String instruments such as the guitar must be tuned into one key by tuning the pitch of the open strings to a specific selection of notes. Tuning the instrument to a key in a particular way makes the guitar playable and allows guitar players to all learn the same songs, chords, scale shapes, and other vital aspects of playing. This leads many guitarists to find out what key the guitar is in and why the guitar is tuned in this way.
Standard guitar tuning consists of the notes E A D G B E. These notes are found in several different tunings, including C Major and A Minor, but the generally accepted standard guitar key is E Minor. Standard tuning was developed to make the guitar easier to play and keep note grouping within reach.
The standard tuning of the modern guitar never changes, but there are alternate tunings that can be used to bring the instrument into a different musical context. Understanding the standard guitar tuning is the first key to unlocking the instrument and developing your own musical voice. Let’s learn more about standard guitar tuning, what key it’s in, and how it came to be.
What is Standard Guitar Tuning?
Every new guitar player finds themselves learning about the tuning of their instrument. This is a somewhat challenging and sometimes confusing process, as the tuning of the guitar can change depending on the music and particular song the guitarist is learning to play.
Standard guitar tuning is the tuning that is recognized by all guitarists as the standard, default tuning of the instrument. This tuning is an international standard, and it is the tuning that most guitar players learn in and master before moving on to alternate guitar tunings.
The notes in standard guitar tuning are E A D G B E on a regular six-string guitar. The thickest string of the instrument, or the top string, is a low E, forming the lowest note in standard tuning, and the bottom string is also E, but it is two octaves higher than the low E.
Standard tuning follows some specific tuning rules that make it what it is. Standard guitar tuning, also known as E Standard, is tuned in intervals of perfect fourths and one major third.
This means that all of the strings from the low E to the G string are four note names apart in the musical alphabet, while the G string and the B string are three note names apart, and the B string to the high E string return to four note names apart.
These intervals are what define the standard tuning of the guitar.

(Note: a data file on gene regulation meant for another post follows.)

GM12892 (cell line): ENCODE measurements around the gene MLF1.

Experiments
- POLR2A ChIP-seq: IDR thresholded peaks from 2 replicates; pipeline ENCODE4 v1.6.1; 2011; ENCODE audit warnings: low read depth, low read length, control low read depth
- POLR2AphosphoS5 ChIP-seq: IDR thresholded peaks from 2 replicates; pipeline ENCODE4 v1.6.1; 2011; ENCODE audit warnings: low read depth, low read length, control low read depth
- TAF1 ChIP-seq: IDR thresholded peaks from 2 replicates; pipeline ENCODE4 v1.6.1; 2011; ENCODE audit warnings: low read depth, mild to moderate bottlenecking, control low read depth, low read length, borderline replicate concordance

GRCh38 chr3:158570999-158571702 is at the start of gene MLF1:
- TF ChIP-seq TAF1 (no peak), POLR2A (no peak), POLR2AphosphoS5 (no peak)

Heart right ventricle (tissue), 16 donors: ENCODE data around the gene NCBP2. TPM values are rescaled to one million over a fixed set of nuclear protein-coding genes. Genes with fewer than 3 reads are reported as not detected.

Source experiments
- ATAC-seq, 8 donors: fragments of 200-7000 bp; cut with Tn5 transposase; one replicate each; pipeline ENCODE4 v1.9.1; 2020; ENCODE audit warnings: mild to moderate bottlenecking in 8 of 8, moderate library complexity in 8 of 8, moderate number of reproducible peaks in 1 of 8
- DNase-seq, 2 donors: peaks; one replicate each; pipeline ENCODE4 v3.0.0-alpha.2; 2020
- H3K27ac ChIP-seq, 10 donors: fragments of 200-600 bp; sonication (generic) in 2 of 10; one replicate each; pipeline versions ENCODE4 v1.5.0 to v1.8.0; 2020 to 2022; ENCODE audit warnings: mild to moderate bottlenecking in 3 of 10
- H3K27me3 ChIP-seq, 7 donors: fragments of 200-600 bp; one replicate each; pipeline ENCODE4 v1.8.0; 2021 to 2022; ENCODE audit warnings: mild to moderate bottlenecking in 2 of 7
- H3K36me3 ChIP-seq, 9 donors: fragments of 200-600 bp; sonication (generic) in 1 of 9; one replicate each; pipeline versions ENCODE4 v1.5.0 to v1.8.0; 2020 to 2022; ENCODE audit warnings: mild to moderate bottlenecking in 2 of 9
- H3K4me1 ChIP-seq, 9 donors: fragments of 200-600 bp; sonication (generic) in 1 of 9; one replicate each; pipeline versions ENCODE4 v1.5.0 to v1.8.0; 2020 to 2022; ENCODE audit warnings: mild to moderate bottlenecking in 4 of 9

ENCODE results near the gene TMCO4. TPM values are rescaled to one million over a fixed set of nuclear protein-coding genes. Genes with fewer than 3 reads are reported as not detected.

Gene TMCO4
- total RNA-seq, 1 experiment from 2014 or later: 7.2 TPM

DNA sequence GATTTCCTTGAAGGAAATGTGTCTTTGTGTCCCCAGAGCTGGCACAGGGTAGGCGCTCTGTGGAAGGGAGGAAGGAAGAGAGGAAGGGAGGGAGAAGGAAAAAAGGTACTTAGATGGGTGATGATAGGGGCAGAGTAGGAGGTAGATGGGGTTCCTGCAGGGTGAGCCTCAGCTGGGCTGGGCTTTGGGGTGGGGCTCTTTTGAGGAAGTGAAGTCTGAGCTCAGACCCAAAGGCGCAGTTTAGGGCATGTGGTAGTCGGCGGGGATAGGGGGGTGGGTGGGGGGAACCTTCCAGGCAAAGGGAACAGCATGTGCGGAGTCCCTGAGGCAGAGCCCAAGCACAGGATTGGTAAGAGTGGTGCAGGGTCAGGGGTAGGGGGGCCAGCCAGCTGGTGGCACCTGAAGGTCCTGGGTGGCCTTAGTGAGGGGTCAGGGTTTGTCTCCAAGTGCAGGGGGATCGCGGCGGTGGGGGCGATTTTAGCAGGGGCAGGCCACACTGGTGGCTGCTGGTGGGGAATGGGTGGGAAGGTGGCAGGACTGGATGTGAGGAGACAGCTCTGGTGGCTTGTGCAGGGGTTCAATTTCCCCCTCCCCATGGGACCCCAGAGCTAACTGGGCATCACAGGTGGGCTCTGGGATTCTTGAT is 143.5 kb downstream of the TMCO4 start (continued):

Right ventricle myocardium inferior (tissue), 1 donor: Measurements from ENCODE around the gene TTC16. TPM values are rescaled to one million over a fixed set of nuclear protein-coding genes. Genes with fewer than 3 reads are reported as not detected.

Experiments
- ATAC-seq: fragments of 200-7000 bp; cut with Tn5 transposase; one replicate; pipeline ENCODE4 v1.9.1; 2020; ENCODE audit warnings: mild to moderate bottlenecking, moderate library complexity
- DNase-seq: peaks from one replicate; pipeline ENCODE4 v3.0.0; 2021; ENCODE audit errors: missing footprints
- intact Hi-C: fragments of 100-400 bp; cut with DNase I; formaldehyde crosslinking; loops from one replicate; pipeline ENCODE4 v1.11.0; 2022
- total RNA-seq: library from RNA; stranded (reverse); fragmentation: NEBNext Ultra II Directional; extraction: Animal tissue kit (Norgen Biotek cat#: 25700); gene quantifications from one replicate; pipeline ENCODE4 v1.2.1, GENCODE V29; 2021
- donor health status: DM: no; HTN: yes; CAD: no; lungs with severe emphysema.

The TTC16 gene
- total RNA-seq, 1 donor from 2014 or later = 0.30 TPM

This tuning system separates the guitar from most other string instruments, which are tuned in fifth intervals rather than fourths and have no deviation from this spacing. Most other string instruments are tuned in fifth intervals only, but the tuning system of the guitar is what makes this instrument so versatile.
What Key is Standard Guitar Tuning In?
Now that we have established the definition of standard guitar tuning, you may be wondering what the key this standard tuning system is in. The key that an instrument is tuned in is an important fundamental characteristic of the instrument and defines how the instrument is played.
The truth is that standard guitar tuning does not refer to any one key. The notes that are in standard tuning only consist of E, A, D, G, and B, which are notes that fit into several different keys.
These notes from standard tuning can be found in the following keys:
- C Major
- G Major
- D Major
- F Major
- D Minor
- E Minor
- A Minor
- B Minor
All of these keys have the natural notes E, A, D, G, and B, which means that the notes on the open strings of a standard guitar in E Standard tuning can be used in all of these keys.
The reason why the notes in standard guitar tuning have caused so much confusion regarding the key of the guitar is simply that the tuning is known as “E Standard.” This implies that the tuning is in the key of E, but these notes are part of several other keys, which is confusing.
To be clear, the fact that the tuning is called E Standard does not define the key of the tuning, and the reality is that the notes in this tuning are not in any one key, and so the instrument is not tuned or defined by one specific musical key, as is true for other instruments such as the clarinet or the saxophone. The guitar can play in any key.
With that being said, we must still answer the question that we posed originally: what key is the guitar in? While the instrument is not defined as being in one particular key, the general consensus among guitar players is that the guitar is in the key of C Major or the key of E Minor.
The key of C major makes sense because the notes fit well into this key, and the key of E Minor works because the first and last notes in the tuning are E, and the only chord that can be played with the notes used in the open tuning together is an E Minor chord.
It is not incorrect to determine that the guitar is in the key of C, and it is not incorrect to regard it as being in the key of Em, but most guitarists will use the key of E Minor as the key of standard guitar tuning.
Why is E Standard the Standard Guitar Tuning?
At this point in the journey, you might be wondering why E Standard has become the standard tuning for the guitar. Most other instruments use an entirely different tuning system, and the guitar can play in any key, so any notes could be used as the standard tuning configuration. So, why do we use E Standard?
The reasons why the guitar is usually tuned to E Standard are for the sake of playability, musical convenience, and playing convenience.
The layout of E Standard tuning keeps most note groupings within four frets on the guitar. This is ideal because guitar players only have four fingers to fret notes with. This tuning configuration keeps notes within clusters that are easier to reach with one hand while playing the instrument.